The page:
Next up is one of my favorite power-cruiser models, the VMAX from Yamaha. Though it doesn’t have the stock forward controls and instead runs with mid-mounts, the VMAX nevertheless presents a relatively upright riding position over a sporty and muscular machine. At 1,679 cc, the VMAX is packing a few more cubes than the 1,262 cc Testastretta lump, and naturally this is reflected in the power figures. The Duc is strong enough with 156 ponies and 95 pounds of grunt, but the VMAX crushes it with 170+ ponies and 120+ pounds (depending on whose dyno is used), well into the power-cruiser range, and I can tell you from personal experience that the VMAX will come out of the hole like a scalded dog. Methinks it would benefit from Duc’s launch control, but alas, no such luck. Engine control is RbW and both run a slipper clutch, but Duc still holds the technological edge here. Prices are closer than with the CTX; MSRP on the VMAX is $17,999, definitely in the same neighborhood as the “X” family of bikes.
Similar looks, stances and/or prices are all good and fine, but it’s hard to be an Italian product for sex appeal, and in that, the XDiavel family stands head and shoulders above the field.
“A really good-looking bike, but I think it looks kind of odd; the seating posture simply does not match the sporty stance, and forward controls will never look right on such a bike. The non-XDiavel rides look more natural with their mid-mount controls that pulls the feet back to a more reasonable position. Having said that, the “X” family looks poised to expand the overall Diavel legacy quite nicely.”
My wife and fellow motorcycle writer, Allyn Hinton, says, "Yes, this is popular with the ladies. Traditionally, women are stuck with cruisers because of the low seat height unless they get practiced at doing the tippy-toe-bounce from side to side. Ducati’s low seat height is a boon for the gals with inseams that just can’t handle the tall sportbikes. The XDiavel is nimble and fast like you’d expect a sportbike to be, but I like the more comfortable cruiser seating position. This is a nice blend of two worlds."
|Type:||Ducati Testastretta DVT (Desmodromic Variable Timing), L-Twin, 4 Desmodromically actuated valves per cylinder, Dual spark, Liquid cooled|
|Displacement:||1262 cc (77,0 cu in)|
|Bore x Stroke:||106 x 71,5 [mm] (4,17 x 2,81 [in])|
|Power:||156 hp (114,7 kW) @ 9500 rpm|
|Torque:||95,0 lb-ft (128,9 Nm) @ 5000 rpm|
|Fuel injection:||Bosch fuel injection system, Full ride-by-wire system, Øeq 56 oval throttle bodies|
|Exhaust:||Stainless steel exhaust and muffler with dual oval exits, Catalytic converter and 2 lambda probes|
|Primary drive:||Straight cut gears, ratio 1.84:1|
|Ratio:||1=37/15 2=30/17 3=27/20 4=24/22 5=23/24 6=22/25|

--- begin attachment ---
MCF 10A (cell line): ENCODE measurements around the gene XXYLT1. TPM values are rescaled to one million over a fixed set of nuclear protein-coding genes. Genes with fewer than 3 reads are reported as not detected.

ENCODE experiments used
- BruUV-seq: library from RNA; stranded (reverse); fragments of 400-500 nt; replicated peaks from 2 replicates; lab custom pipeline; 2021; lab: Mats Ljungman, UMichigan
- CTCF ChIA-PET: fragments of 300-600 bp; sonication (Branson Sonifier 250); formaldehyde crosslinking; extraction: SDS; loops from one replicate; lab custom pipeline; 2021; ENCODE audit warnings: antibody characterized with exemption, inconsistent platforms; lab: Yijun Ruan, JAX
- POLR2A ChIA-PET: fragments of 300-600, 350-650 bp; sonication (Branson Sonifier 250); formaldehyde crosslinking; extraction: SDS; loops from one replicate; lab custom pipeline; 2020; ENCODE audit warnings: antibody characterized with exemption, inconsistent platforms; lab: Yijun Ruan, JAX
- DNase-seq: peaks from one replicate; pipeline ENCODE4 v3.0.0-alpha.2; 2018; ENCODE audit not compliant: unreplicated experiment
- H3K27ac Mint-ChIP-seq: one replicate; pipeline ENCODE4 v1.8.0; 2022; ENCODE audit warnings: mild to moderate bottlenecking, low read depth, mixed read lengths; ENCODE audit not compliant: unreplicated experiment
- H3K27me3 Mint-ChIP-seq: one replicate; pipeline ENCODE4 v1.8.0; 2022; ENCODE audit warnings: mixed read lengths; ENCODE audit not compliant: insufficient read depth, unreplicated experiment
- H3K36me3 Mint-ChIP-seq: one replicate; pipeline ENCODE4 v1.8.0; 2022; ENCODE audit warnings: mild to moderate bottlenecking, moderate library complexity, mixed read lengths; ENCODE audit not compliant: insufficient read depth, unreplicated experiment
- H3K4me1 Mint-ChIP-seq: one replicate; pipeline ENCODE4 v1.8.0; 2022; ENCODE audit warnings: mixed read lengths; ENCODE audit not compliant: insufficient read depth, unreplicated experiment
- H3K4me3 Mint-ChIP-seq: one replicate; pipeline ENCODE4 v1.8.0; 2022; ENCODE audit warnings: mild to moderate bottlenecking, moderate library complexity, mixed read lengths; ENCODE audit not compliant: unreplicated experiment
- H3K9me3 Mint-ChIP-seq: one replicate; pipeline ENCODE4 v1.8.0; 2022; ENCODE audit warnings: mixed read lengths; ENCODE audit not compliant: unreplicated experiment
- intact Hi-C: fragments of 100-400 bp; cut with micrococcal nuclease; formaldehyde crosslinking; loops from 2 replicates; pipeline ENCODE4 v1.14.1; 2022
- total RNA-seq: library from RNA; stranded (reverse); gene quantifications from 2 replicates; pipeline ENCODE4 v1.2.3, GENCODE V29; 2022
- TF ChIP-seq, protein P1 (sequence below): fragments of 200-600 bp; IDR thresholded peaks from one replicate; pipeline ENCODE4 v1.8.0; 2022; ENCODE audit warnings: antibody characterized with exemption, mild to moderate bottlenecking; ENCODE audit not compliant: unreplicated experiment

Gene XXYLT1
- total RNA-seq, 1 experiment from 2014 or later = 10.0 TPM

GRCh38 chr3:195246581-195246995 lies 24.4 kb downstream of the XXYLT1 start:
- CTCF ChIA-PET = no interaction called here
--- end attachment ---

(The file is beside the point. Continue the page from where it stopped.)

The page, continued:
|Final drive:||Belt, Front sprocket Z28, Rear sprocket Z80|
|Clutch:||Slipper and self-servo wet multiplate clutch with hydraulic control|
|Frame:||Tubular steel Trellis frame|
|Front suspension:||Adjustable Ø 50 mm (Ø 1,97 in) usd fork (XDiavelS: with DLC treatment)|
|Front wheel:||Light alloy, Cast, 3,5"x17"|
|Front Tyre:||Pirelli Diablo Rosso II, 120/70 ZR17|
|Rear suspension:||Single shock absorber, Adjustable preload and rebound, Remote reservoir, Single sided swingarm, Cast/trellis frame (XDiavel S: natural anodized and brushed swingarm )|
|Rear wheel:||Light alloy, Cast, 8,00" x 17"|
|Rear tyre:||Pirelli Diablo Rosso II 240/45 ZR17|
|Front wheel travel:||120mm (4.7in)|
|Rear wheel travel:||110mm (4.3in)|
|Front brake:||2 x 320 mm (12,60 in) semifloating discs, Radial Brembo monobloc 4-piston M4-32 callipers (XDiavel S: M50) and radial master cylinder, Bosch cornering ABS as standard equipment|
|Rear brake:||265 mm (10,43 in) disc, 2-piston floating calliper, Bosch cornering ABS as standard equipment|
|Instrumentation:||3,5" TFT colour display and dedicated warning light display|
|Dimensions and weight:|
|Dry weight:||220 kg (485 lb)|
|Wet weight (KERB):||247 kg (545 lb)|
|Seat height:||755 mm (29,72 in)|
|Wheelbase:||1615 mm (63,58 in)|
|Fuel tank capacity:||18 l (4,75 US gal)|
|Number of seats:||Dual seat|
|Standard Equipment:||Riding modes, Ducati Safety Pack (Bosch cornering ABS + DTC), DPL (Ducati Power Launch), RbW, Cruise control, Hands-free, Full-led lighting, Backlit handlebar switches (XDiavel S : Bluetooth module, Infotainment system, Glossy black engine with machined belt covers, Premium seat, Machined aluminium mirrors)|
|Warranty:||24 months unlimited mileage|
|Emission Standard:||Euro 4|
|Consumption:||CO2 124 g/km – 5,3 l/100 km|